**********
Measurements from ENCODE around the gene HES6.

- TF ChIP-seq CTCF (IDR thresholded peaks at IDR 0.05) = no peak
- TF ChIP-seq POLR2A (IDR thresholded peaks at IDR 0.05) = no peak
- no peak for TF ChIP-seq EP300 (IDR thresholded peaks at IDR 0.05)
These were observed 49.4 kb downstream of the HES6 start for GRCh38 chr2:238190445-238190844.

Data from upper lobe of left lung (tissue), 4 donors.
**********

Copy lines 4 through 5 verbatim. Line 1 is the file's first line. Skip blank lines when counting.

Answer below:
- no peak for TF ChIP-seq EP300 (IDR thresholded peaks at IDR 0.05)
These were observed 49.4 kb downstream of the HES6 start for GRCh38 chr2:238190445-238190844.